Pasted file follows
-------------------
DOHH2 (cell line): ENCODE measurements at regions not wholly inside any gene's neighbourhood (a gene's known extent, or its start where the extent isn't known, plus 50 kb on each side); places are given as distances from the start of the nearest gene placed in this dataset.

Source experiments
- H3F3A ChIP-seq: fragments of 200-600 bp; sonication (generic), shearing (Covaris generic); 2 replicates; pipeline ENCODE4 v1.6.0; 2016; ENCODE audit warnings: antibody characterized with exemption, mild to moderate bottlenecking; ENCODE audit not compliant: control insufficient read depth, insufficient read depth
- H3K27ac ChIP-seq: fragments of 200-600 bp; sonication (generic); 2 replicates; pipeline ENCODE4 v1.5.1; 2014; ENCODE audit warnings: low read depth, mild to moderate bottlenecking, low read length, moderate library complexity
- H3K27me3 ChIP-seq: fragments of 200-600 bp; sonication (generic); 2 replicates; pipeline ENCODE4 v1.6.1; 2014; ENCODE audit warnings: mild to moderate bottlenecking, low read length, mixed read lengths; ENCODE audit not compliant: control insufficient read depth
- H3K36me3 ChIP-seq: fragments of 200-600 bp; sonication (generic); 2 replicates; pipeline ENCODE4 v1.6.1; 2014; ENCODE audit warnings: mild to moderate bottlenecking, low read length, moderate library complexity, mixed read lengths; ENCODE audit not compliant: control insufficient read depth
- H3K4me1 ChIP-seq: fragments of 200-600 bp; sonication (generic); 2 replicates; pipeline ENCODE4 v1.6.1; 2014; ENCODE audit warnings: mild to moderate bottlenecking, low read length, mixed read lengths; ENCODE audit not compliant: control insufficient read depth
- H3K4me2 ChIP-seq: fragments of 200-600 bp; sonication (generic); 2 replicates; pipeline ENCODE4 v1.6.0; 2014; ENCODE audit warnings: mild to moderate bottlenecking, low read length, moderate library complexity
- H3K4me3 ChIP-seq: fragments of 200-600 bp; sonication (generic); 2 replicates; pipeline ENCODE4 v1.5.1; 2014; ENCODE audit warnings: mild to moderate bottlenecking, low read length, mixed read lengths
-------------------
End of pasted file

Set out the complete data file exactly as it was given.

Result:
DOHH2 (cell line): ENCODE measurements at regions not wholly inside any gene's neighbourhood (a gene's known extent, or its start where the extent isn't known, plus 50 kb on each side); places are given as distances from the start of the nearest gene placed in this dataset.

Source experiments
- H3F3A ChIP-seq: fragments of 200-600 bp; sonication (generic), shearing (Covaris generic); 2 replicates; pipeline ENCODE4 v1.6.0; 2016; ENCODE audit warnings: antibody characterized with exemption, mild to moderate bottlenecking; ENCODE audit not compliant: control insufficient read depth, insufficient read depth
- H3K27ac ChIP-seq: fragments of 200-600 bp; sonication (generic); 2 replicates; pipeline ENCODE4 v1.5.1; 2014; ENCODE audit warnings: low read depth, mild to moderate bottlenecking, low read length, moderate library complexity
- H3K27me3 ChIP-seq: fragments of 200-600 bp; sonication (generic); 2 replicates; pipeline ENCODE4 v1.6.1; 2014; ENCODE audit warnings: mild to moderate bottlenecking, low read length, mixed read lengths; ENCODE audit not compliant: control insufficient read depth
- H3K36me3 ChIP-seq: fragments of 200-600 bp; sonication (generic); 2 replicates; pipeline ENCODE4 v1.6.1; 2014; ENCODE audit warnings: mild to moderate bottlenecking, low read length, moderate library complexity, mixed read lengths; ENCODE audit not compliant: control insufficient read depth
- H3K4me1 ChIP-seq: fragments of 200-600 bp; sonication (generic); 2 replicates; pipeline ENCODE4 v1.6.1; 2014; ENCODE audit warnings: mild to moderate bottlenecking, low read length, mixed read lengths; ENCODE audit not compliant: control insufficient read depth
- H3K4me2 ChIP-seq: fragments of 200-600 bp; sonication (generic); 2 replicates; pipeline ENCODE4 v1.6.0; 2014; ENCODE audit warnings: mild to moderate bottlenecking, low read length, moderate library complexity
- H3K4me3 ChIP-seq: fragments of 200-600 bp; sonication (generic); 2 replicates; pipeline ENCODE4 v1.5.1; 2014; ENCODE audit warnings: mild to moderate bottlenecking, low read length, mixed read lengths